But former LAPD Officer Mary O’Callaghan served about 7 ½ months in jail after a jury convicted her last year of assault under color of authority. Prosecutors accused her of kicking a woman in the crotch during an arrest in South L.A. The victim, whose assault was captured on a patrol car camera, later died.

Officers charged with felony assault often avoided jail time when they negotiated plea deals with prosecutors rather than risk a trial, according to a Times review of court and district attorney records.

In 2013, for example, Sheriff’s Deputy Matthew John Funicello was sentenced to three years of probation and ordered to undergo counseling after he pleaded no contest to a misdemeanor count of assault under color of authority. Funicello, who was originally charged with a felony, had been accused of punching a 19-year-old man several times.

Since Alford’s arrest, Garcia has been ordered to stay at home, an LAPD spokesman  said. He was relieved of duty without pay in March and is now awaiting what is known as a Board of Rights hearing, in which a three-person panel decides disciplinary cases for officers who usually face termination or lengthy suspensions.

The spokesman said the three other officers involved are no longer with the department, but did not elaborate. Johnson confirmed that the officers weren’t with the department “as a result of this incident.”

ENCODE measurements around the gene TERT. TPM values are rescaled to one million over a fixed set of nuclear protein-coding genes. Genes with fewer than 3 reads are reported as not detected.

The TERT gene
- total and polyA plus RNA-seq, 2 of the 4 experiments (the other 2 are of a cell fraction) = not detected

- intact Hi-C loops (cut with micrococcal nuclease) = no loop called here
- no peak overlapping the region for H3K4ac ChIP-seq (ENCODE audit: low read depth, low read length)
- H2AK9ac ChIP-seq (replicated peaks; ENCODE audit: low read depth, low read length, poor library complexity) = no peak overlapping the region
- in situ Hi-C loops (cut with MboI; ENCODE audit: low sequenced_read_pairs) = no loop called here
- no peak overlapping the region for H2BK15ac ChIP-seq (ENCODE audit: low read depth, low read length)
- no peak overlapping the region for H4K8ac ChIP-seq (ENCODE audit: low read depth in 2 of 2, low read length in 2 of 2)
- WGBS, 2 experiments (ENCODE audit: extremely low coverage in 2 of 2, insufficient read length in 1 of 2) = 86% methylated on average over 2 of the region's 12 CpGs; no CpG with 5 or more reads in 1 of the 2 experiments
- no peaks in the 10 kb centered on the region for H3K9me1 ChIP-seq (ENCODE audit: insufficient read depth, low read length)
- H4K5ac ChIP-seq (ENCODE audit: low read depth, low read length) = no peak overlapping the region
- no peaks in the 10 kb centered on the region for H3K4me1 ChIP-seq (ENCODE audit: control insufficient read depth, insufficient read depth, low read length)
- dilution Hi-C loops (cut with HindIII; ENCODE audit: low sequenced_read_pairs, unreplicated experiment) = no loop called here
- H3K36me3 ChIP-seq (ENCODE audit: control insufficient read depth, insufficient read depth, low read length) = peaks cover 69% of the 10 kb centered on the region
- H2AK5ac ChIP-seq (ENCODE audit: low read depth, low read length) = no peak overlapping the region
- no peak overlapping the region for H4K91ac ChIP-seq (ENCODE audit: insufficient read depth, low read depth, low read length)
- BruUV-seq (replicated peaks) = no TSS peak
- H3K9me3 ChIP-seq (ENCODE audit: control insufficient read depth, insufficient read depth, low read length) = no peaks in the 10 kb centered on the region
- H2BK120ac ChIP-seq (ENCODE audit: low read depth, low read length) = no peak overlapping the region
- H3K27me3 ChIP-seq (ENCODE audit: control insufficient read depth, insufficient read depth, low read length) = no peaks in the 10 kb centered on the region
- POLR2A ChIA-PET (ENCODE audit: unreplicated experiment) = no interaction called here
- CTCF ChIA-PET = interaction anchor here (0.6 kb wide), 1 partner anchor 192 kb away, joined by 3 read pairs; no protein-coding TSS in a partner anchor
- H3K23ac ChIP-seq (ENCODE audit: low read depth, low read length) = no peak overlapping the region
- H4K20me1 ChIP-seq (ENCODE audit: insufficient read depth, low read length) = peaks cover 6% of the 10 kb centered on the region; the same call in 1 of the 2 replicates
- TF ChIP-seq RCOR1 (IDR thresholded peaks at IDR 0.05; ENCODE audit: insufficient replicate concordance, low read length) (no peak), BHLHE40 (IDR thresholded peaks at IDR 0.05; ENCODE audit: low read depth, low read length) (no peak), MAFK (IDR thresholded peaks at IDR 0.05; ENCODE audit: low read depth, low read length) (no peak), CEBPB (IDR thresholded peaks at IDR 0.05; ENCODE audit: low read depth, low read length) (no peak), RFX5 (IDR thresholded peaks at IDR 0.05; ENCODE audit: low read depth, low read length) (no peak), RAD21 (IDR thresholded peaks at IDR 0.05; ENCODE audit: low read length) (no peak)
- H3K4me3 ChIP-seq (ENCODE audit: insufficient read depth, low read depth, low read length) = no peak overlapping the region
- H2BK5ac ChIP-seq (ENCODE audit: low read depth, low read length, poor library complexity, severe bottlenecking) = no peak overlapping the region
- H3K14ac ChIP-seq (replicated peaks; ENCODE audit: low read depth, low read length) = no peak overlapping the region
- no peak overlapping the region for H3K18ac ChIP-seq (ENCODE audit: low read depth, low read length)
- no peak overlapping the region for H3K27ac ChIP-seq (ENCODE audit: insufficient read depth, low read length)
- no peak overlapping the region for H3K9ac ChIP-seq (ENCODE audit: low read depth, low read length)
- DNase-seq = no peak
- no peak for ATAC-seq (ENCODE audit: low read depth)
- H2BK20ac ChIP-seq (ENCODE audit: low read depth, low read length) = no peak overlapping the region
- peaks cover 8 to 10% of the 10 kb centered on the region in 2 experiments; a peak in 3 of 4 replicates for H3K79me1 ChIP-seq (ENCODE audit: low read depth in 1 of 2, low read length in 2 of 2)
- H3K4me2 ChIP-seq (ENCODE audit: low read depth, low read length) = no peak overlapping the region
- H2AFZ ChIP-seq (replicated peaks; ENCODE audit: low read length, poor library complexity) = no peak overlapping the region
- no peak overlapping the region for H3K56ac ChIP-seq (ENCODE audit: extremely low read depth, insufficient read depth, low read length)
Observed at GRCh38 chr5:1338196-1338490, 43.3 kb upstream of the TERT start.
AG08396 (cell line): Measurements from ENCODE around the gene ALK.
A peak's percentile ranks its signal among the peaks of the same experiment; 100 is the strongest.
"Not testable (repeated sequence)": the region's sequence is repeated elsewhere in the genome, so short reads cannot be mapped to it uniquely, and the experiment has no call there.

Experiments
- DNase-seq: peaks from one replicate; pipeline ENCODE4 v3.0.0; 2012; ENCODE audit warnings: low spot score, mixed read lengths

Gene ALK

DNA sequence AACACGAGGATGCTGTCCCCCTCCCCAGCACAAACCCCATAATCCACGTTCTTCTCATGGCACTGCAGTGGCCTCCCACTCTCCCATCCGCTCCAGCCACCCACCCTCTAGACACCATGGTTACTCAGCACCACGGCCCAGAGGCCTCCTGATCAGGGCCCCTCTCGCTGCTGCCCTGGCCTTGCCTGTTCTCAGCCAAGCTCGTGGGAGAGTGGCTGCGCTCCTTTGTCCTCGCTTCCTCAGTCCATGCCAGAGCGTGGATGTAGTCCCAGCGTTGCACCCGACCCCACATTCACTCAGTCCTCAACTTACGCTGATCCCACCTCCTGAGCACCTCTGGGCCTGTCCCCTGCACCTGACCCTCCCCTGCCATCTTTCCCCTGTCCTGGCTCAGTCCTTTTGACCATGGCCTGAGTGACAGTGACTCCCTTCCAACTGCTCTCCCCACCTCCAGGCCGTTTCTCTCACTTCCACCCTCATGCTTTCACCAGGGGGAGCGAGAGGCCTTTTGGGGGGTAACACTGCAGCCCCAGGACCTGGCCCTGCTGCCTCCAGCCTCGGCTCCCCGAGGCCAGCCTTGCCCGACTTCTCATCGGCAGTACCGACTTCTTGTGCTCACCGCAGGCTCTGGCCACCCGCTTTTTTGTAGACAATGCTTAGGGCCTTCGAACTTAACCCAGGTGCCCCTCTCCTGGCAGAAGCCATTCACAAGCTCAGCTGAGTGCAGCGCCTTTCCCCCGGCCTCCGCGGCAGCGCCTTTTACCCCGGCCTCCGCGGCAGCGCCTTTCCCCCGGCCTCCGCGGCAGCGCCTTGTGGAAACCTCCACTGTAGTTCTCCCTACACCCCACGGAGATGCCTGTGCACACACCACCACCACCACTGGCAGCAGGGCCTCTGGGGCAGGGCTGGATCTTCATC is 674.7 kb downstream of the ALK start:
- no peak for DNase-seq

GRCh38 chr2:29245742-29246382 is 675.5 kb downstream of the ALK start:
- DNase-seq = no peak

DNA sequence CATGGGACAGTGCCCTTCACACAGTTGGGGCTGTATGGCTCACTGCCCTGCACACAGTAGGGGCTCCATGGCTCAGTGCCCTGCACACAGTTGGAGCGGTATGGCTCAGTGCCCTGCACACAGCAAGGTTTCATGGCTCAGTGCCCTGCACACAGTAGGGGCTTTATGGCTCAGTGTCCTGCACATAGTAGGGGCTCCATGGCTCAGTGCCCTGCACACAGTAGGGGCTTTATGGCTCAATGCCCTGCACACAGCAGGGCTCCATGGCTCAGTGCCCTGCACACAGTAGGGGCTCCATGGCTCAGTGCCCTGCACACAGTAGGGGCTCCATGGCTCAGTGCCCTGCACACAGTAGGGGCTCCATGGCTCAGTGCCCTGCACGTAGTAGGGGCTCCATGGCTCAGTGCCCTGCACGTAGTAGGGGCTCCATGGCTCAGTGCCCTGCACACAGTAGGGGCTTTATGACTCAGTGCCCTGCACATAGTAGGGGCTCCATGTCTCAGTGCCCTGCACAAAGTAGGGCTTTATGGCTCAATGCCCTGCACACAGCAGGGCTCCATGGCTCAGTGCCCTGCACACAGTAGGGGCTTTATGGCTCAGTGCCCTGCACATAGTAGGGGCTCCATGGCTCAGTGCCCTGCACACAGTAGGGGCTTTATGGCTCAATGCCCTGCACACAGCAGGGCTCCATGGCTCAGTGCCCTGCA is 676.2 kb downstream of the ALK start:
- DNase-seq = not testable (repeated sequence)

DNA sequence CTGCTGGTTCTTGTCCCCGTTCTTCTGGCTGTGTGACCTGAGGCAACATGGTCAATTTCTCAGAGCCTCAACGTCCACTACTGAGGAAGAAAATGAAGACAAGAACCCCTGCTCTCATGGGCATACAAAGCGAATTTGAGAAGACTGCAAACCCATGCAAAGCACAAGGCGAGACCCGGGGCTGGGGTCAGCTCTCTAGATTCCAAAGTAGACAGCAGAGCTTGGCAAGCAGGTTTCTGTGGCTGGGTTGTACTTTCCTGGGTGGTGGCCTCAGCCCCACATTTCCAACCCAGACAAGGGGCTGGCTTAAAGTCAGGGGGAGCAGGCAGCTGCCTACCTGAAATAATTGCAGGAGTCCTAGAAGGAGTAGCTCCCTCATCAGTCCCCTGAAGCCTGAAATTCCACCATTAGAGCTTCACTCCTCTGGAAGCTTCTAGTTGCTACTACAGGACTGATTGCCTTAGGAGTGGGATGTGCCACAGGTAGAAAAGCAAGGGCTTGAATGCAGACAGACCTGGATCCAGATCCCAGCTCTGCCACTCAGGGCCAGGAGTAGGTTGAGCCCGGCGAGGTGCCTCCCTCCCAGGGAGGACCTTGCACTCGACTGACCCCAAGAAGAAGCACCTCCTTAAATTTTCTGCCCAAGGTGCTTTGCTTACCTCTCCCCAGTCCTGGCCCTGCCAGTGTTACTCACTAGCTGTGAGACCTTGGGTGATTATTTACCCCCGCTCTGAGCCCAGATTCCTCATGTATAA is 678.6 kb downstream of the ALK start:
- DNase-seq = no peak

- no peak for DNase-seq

The events leading up to the assault charge against Garcia began shortly after noon on Oct. 16, 2014. Alford previously told The Times he was riding his bicycle along Avalon Boulevard when a car pulled up and a man yelled at him to stop. Someone grabbed the back of his bike, he said, so he jumped off and ran.

Authorities later said police were investigating a robbery and that Alford matched the description of the suspect.

After a short chase, two police officers caught up to Alford. The video shows one officer swinging his baton at Alford, who ducks and moves to the ground. Alford gets on his stomach, spreads his arms out and starts to move them behind his back as the officers grab his hands to cuff them.

Then a police car rushes up. The video shows Garcia getting out and running directly toward Alford before delivering the blows.

Garcia and another officer told investigators that Alford refused their orders and resisted after he was on the ground, according to a report from Beck made public last fall. Garcia said he punched and elbowed Alford to “cause Alford discomfort” and later used his knee to hit him because he thought Alford was reaching toward his shorts for a weapon.


After viewing the video, Beck concluded the officer’s actions were not reasonable “given Alford’s limited and unapparent resistance,” his report said. The chief and Police Commission determined Garcia violated department rules during the arrest. Seven months later, prosecutors charged him with assault.

At the time, Beck told reporters that he understood the public interest in the video but insisted that releasing the recording could jeopardize the criminal case against Garcia. After the officer agreed to his plea deal with prosecutors, The Times requested a copy of the recording from the LAPD under the California Public Records Act.

Last week, the LAPD denied that petition, saying it considered the video an investigative record exempt from disclosure. A day later, Superior Court Judge William N. Sterling granted The Times’ request for the video.

WARNING DISTURBING GRAPHIC VIDEO